Mom, a four-year cancer survivor as of this week, said she’s blocked so much out from those days that she struggles to remember. I just remember fantasy football stuff.
I remember “uncles” “Kyle” (names changed for privacy) and “Tim” watching football, especially after a work-related injury garnered a settlement for Dad. It’s how we got our first house the summer before I started fifth grade.
Dad built a football mecca in our basement. He’d run a fantasy football league before we even had internet. The Invitational Fantasy Football League, or I.F.F.L. was born around 1987.
Kyle and Tim would drop by to prep for the draft. They talked lovingly about the players and their stories. On Sundays, they came to watch the games. Dad would sit in the center of the basement.
He had the DirecTV package wired to all four of the downstairs TVs, each blaring a different game in addition to whatever debacle the Lions had tumbled into.
It all seemed like harmless fun. Dad and his friends were funny and charming. They shared stories about being mischievous punks who graduated in 1971.
They glamorized everything: the cigarettes, the weed, the concerts. They always used to joke that they’d never make it out of their 60s.
None of them did.
The school of hard knocks and half-truths
Better clarification of my childhood came with age. Journalism training had me checking up on some of Dad’s stories (like the time he swears he got mistaken for Ted Bundy).
Dad told me to take out college loans so he and my Mom could pay them back in one swoop with an account he and my grandparents had set up. He said they had enough to cover an extra loan I had taken out for car repairs, a loan my former roommate had co-signed. He had me change my address in the school system so that loan correspondence would go to them.
Dad told me they were making payments, and I never received notice to the contrary.
Until I woke up one day, about eight months pregnant, to a raging voicemail from my former roommate. To his knowledge, he had perfect credit. When he and his fiancé applied for a mortgage, though, they were denied. He had a $4,000 loan in default, now costing a whopping $9,000.
My $9,000 loan.
Hell hath no fury like a pregnant woman. I called Dad immediately, but I couldn’t get a straight answer. Something about needing the money for a bankruptcy, though the story kept changing.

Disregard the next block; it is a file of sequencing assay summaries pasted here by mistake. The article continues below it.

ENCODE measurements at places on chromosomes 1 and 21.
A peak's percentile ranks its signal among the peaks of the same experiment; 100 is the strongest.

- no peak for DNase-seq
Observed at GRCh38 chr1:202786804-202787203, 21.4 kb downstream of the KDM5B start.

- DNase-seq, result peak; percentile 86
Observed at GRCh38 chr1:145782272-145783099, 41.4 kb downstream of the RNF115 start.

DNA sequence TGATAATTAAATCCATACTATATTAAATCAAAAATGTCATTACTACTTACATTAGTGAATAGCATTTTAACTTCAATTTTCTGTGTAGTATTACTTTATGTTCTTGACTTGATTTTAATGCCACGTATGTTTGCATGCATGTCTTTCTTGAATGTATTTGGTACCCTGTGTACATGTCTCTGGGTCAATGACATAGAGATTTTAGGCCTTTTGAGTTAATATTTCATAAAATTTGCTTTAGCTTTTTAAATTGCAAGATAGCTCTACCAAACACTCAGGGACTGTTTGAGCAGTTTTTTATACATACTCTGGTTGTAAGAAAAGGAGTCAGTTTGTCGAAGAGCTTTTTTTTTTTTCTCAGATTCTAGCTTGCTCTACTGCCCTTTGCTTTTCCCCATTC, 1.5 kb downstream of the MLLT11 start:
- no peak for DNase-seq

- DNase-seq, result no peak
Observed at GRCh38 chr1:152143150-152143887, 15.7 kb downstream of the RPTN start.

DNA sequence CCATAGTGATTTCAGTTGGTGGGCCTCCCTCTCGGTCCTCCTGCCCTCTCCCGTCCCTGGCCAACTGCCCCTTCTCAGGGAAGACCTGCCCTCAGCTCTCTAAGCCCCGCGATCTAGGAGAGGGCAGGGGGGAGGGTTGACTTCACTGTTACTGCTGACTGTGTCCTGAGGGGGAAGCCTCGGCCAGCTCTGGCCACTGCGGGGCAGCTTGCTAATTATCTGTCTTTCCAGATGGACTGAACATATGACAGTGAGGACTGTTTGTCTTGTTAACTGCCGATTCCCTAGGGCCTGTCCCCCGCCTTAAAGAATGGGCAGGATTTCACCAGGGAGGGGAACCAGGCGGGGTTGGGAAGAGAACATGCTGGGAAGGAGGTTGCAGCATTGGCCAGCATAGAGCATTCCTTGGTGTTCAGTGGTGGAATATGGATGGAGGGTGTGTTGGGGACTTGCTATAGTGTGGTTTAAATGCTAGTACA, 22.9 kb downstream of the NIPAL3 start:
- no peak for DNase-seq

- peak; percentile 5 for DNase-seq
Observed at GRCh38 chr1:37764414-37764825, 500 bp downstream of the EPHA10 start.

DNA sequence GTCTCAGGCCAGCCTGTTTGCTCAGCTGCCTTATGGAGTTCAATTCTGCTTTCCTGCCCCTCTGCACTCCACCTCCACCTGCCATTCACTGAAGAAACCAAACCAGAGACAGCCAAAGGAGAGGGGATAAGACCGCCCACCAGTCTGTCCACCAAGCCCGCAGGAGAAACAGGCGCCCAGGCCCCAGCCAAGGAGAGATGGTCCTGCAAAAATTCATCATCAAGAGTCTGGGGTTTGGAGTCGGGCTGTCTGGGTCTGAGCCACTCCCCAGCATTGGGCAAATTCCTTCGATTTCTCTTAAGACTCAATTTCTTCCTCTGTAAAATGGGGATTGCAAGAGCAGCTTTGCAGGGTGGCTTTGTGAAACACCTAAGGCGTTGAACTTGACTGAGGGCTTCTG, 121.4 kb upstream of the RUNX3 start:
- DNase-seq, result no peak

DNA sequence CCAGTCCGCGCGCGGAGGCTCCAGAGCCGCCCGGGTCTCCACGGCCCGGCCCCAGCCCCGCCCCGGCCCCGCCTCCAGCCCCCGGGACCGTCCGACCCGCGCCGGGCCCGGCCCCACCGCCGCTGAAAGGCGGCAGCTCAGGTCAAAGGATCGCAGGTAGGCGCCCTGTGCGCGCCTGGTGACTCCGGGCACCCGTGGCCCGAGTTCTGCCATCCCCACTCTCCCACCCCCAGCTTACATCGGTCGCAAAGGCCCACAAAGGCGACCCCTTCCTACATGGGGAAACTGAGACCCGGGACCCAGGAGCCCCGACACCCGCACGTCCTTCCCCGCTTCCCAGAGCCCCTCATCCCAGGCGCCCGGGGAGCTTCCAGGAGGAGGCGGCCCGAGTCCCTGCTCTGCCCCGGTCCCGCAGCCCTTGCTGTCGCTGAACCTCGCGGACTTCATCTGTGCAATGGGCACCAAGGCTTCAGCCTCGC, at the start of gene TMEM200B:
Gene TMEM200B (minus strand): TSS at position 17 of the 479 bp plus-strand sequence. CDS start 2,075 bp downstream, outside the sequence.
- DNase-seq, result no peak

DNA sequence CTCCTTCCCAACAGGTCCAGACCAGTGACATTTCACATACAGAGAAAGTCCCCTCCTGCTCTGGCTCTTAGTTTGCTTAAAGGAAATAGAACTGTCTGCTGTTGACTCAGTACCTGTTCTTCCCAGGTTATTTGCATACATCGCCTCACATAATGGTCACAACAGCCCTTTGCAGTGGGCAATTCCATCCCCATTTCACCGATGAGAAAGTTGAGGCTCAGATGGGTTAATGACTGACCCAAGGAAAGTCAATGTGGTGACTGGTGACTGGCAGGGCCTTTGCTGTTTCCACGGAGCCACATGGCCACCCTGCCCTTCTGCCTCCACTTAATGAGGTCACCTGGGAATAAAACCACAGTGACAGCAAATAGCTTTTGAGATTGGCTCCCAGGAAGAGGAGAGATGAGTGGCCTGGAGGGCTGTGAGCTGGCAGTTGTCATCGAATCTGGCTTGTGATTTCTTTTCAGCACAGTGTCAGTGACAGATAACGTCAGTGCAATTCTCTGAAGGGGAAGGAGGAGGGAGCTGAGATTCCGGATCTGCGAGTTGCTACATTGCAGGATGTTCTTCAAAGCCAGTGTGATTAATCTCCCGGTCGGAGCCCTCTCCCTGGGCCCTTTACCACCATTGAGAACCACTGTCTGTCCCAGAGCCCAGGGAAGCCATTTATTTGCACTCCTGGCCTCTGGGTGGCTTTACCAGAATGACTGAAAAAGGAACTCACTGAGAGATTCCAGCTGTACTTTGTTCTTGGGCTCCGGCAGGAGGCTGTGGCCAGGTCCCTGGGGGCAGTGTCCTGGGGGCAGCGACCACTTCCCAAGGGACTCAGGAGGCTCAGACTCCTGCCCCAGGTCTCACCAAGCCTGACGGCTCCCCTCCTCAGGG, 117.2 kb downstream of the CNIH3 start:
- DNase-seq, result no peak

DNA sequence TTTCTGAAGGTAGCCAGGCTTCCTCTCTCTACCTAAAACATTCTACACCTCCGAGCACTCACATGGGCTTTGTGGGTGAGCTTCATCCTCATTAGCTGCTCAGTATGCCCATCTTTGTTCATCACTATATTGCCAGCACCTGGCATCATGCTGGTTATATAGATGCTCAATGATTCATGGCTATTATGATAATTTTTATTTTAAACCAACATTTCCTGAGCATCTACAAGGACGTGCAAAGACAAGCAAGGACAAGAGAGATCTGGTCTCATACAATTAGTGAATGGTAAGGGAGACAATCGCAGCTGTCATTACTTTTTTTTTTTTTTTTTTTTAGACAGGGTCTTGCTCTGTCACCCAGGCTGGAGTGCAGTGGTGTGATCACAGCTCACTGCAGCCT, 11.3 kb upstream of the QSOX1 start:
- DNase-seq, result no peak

The loan sharks wouldn’t update my friend’s credit rating unless we paid $6,000 and went on a payment plan. We used all our wedding money, our down payment for our own house, to make it right.
I’m typing this story today from a basement apartment where radiators live on the ceiling and we don’t control our own heat. I have lived in this same complex since college.
Eleven years have gone by, so it’s not all my Dad’s fault that we still live here. We’ve had hardships, and of course, the pandemic.
I always wonder how much better off we had been if Dad had just told me the truth. I know, in his mind, that he felt he was just one more big win away. I knew if he had the money, he’d give it to me.
He had big problems, yes, but he also had a big heart. He coached me in softball. He threw birthday parties with steaks for our Dachshunds. He drove from Goodrich every weekend to watch my boy, his only grandson, never taking money, “on account of the school thing.”
Mom: You are *exactly* like him
I am a Daddy’s girl and exactly like him. He raised me that way, after all. And since he had so many, umm, oopsies, in life, he didn’t usually judge me.
So when I decided to bet our rent on Super Bowl XLVI in February of 2012, as a new Mom to a 1-year-old, I went to Dad to whine. After all, I was trying to scrape up money for a down payment on a house.
I did not expect him to yell at me, but he did. Told me to not repeat his mistakes. Reminded me that I’m his little mini, that if he had an addictive personality, then I had an addictive personality.
True. This happened before I stopped smoking cigarettes, guzzling diet pop by the gallon, etc. This time, Dad’s hold on my brain worked out. I never bet with a bookie again.
I now stick to fantasy leagues and an annual pool. If I do wager more, it’s never more than $50 or $100, and the amount is determined beforehand. And it’s legal.
Mom, though she detests most gambling, said she felt better when Dad quit the bookie and stuck to fantasy, squares and so on.
“That’s fine because that’s controllable,” Mom says. “You have to come up with the money first, so there is some control.”
Dad tried to get better. After he survived a suicide attempt on Father’s Day in 2009, and the ensuing, state-mandated stay in a Flint hospital, he even started therapy. Worried about my wiring mirroring his, he often suggested I do the same. Funny thing is, I never did.
Until I lost him.
Charlie Walker’s death came in-between those of his best friends, on Jan. 6, 2018, after a two-month battle to recover from a stroke. He was 64.
Tim died less than a year later from a heart attack, the same thing that took Kyle from them in 2005.
None of them hit the big one.
(If you or someone you know needs help, call the Michigan Problem Gambling Helpline at 1-800-270-7117.)